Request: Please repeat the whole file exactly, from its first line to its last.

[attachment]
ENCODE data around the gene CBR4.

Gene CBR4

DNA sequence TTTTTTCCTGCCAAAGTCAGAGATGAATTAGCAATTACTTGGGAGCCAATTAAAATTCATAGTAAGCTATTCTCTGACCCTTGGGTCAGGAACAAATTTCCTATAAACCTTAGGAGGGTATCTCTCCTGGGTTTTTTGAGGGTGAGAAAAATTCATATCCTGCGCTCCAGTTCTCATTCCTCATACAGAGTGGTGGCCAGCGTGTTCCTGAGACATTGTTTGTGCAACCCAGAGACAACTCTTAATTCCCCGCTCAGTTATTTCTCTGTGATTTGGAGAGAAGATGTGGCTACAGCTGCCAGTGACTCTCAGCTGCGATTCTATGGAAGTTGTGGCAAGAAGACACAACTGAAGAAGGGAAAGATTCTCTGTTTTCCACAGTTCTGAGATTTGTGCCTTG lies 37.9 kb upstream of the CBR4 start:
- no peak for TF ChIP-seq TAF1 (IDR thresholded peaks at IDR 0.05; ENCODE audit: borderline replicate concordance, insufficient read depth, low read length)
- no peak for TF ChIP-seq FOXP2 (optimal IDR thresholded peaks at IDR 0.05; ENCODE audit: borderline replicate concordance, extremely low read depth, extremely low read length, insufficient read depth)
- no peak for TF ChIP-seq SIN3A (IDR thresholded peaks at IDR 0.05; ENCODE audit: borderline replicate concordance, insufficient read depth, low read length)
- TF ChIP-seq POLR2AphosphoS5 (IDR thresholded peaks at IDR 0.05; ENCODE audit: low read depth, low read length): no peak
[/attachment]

ENCODE data around the gene CBR4.

Gene CBR4

DNA sequence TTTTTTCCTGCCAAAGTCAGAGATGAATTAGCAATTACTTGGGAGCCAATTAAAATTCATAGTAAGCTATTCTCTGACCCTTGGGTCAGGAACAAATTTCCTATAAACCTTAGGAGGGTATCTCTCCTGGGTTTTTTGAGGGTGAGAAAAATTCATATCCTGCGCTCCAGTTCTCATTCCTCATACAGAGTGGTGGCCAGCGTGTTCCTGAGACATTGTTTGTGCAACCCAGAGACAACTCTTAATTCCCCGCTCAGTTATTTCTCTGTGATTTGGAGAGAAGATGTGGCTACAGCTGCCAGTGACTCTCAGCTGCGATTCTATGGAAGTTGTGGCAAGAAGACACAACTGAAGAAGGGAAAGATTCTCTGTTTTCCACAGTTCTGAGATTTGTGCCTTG lies 37.9 kb upstream of the CBR4 start:
- no peak for TF ChIP-seq TAF1 (IDR thresholded peaks at IDR 0.05; ENCODE audit: borderline replicate concordance, insufficient read depth, low read length)
- no peak for TF ChIP-seq FOXP2 (optimal IDR thresholded peaks at IDR 0.05; ENCODE audit: borderline replicate concordance, extremely low read depth, extremely low read length, insufficient read depth)
- no peak for TF ChIP-seq SIN3A (IDR thresholded peaks at IDR 0.05; ENCODE audit: borderline replicate concordance, insufficient read depth, low read length)
- TF ChIP-seq POLR2AphosphoS5 (IDR thresholded peaks at IDR 0.05; ENCODE audit: low read depth, low read length): no peak